UNITED'S 'CANDOR' PROMPTS ADS FOR ROUND-TRIP FARES: AMERICAN FOLLOWS SUIT AS OTHERS MULL DROPPING ONE-WAY TACTIC

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Following an initiative by United Airlines, the industry is poised to reverse a longtime marketing tactic by advertising full round-trip fares during sales.

Other carriers are considering the idea, which has already been adopted by American Airlines. Traditionally, one-way fares for round trips have been used in sale ads.

PART OF 'RISING' CAMPAIGN

As part of its new "Rising" campaign, United broke national newspaper ads July 2 and 10 for a 45%-off fare that said: "The airline sale that will get you there and back home again."

Fallon McElligott, Minneapolis, is the agency.

"Part of our customer-satisfaction philosophy is candor and honesty," said Doug Williams, United advertising manager, referring to the airline's five-year improvement program. "I think this will be the new standard in the industry, though there will be some mavericks."

Said an American spokesman: "It's something we've favored for a long time but been unable to do. We'd like to see it stick; it's clearer."

Now that two of the biggest airlines have paved the way, other carriers-including Northwest Airlines, Delta Air Lines, Continental Airlines and America West-are examining the idea though they haven't yet committed to it.

Delta has occasionally printed round-trip fares, said a spokeswoman, who added that "if it becomes a customer expectation," the idea could be implemented quickly.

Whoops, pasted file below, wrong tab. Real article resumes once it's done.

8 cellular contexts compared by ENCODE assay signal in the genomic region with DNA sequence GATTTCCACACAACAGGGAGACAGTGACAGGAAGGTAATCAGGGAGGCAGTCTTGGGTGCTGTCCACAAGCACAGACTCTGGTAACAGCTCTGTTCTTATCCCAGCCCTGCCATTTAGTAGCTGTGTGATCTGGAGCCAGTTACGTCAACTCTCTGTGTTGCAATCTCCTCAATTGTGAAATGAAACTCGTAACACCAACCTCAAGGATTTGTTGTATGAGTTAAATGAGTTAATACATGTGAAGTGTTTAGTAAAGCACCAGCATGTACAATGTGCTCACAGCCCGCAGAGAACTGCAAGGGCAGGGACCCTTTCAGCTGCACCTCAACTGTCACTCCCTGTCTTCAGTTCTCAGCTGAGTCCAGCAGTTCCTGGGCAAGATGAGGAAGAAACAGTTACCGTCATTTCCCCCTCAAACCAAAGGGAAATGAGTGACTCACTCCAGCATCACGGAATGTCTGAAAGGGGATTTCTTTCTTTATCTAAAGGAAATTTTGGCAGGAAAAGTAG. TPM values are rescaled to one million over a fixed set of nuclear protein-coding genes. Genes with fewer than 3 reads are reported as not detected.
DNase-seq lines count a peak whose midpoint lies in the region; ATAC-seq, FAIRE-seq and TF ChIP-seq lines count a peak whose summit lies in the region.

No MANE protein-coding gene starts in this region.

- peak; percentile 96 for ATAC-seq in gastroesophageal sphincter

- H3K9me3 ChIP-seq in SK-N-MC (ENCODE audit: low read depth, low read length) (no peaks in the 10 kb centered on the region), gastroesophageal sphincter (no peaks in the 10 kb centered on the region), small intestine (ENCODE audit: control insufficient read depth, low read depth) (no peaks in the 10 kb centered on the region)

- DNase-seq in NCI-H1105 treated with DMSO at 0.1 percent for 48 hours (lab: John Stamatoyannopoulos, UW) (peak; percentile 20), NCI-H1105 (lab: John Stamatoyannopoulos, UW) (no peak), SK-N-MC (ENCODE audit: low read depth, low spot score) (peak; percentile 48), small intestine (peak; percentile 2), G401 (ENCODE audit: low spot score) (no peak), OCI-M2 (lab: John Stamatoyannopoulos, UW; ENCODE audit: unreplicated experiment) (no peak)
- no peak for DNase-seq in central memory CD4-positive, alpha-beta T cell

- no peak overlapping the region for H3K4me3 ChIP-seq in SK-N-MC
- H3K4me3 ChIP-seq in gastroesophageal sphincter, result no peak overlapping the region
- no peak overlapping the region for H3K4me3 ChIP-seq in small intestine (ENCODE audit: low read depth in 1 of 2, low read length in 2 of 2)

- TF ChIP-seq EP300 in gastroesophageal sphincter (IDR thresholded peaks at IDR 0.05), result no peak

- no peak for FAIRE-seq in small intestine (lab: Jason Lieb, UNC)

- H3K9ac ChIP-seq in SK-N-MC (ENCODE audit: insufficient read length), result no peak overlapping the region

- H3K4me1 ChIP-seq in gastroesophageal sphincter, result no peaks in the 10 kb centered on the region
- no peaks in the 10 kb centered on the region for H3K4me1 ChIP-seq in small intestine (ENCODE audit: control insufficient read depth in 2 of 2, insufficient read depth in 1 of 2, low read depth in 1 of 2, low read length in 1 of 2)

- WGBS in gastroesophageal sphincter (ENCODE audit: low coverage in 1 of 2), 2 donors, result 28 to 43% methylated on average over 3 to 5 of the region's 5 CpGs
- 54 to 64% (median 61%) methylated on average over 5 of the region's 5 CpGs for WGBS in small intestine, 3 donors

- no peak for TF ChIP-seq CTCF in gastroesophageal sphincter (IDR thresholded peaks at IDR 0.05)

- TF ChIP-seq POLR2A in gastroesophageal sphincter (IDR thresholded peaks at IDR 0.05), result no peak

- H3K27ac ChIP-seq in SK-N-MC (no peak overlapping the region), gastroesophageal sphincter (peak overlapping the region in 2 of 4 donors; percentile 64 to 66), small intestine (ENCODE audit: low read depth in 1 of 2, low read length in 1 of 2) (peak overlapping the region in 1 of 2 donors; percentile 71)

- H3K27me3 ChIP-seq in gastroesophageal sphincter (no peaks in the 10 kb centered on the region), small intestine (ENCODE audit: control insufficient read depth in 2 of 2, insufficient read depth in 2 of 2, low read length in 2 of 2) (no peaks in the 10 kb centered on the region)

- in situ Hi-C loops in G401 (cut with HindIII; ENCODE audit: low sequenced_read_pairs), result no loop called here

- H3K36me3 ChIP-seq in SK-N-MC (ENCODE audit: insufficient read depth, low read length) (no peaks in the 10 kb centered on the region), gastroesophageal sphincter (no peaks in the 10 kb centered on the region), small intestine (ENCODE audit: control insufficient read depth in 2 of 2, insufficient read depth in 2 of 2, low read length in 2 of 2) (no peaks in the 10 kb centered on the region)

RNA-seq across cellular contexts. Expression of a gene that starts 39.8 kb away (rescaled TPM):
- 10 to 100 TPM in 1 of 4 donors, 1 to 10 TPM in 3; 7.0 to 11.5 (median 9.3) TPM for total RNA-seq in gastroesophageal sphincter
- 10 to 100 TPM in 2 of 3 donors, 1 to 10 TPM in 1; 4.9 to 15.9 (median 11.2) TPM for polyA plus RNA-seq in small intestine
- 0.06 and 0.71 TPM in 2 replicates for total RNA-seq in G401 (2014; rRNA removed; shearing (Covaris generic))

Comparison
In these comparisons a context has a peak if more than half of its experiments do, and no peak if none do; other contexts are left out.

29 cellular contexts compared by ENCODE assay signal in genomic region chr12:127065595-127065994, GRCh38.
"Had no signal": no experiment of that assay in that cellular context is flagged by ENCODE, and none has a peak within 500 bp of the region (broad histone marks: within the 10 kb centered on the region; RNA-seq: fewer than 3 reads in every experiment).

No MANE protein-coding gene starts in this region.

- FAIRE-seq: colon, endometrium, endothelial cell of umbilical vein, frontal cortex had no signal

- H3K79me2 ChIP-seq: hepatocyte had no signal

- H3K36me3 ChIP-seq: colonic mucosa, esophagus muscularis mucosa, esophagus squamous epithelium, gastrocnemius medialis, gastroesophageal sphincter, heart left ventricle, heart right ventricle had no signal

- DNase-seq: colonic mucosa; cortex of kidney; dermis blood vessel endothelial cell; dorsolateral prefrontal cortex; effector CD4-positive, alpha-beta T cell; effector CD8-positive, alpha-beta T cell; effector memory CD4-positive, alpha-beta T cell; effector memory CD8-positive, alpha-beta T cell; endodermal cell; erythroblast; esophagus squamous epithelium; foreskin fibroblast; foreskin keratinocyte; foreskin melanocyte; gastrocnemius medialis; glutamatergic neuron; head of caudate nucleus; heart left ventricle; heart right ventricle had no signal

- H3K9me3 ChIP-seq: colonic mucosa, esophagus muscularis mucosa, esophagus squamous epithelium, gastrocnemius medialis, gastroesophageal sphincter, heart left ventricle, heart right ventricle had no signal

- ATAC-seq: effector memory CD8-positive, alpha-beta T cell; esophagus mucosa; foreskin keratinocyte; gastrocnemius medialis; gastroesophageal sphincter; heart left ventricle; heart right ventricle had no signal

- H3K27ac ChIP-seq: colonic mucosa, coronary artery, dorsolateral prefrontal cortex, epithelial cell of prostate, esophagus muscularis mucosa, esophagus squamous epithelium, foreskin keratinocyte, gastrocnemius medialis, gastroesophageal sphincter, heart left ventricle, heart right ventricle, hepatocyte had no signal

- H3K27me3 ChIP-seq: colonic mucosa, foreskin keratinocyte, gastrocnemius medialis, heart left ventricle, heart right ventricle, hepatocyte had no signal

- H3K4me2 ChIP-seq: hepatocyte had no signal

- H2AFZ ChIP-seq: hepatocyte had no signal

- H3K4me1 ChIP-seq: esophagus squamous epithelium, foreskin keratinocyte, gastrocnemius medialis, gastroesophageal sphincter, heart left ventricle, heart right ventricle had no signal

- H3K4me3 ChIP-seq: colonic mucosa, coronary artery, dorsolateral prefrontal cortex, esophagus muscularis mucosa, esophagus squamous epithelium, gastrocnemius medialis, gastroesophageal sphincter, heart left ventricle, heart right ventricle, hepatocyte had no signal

The U.S. Department of Transportation in the past has targeted questionable advertising practices of airlines, but allowed one-way fares as long as airlines provide "accurate disclosure" about details.

'MOST DESIRABLE WAY'

"The total-dollar price [being used now by United and American] is the most desirable way to display fares," said a DOT spokesman last week. "One-way is acceptable as long as the consumer has the info to compute it."

The DOT levied $1.2 million in airline fines in 1995 and again in '96 for ad disclosure problems.

"My reaction to this movement is that it's silly," said Jim O'Donnell, chairman of Seabrook Marketing, a consultancy. "It sounds to me like the ultimate politically correct move and [that United is] trying to put meat on the bones of 'Rising."

Separately last week, the DOT sent out letters to the top eight air carriers for information on disclosure of seat limitations on frequent-flier programs.

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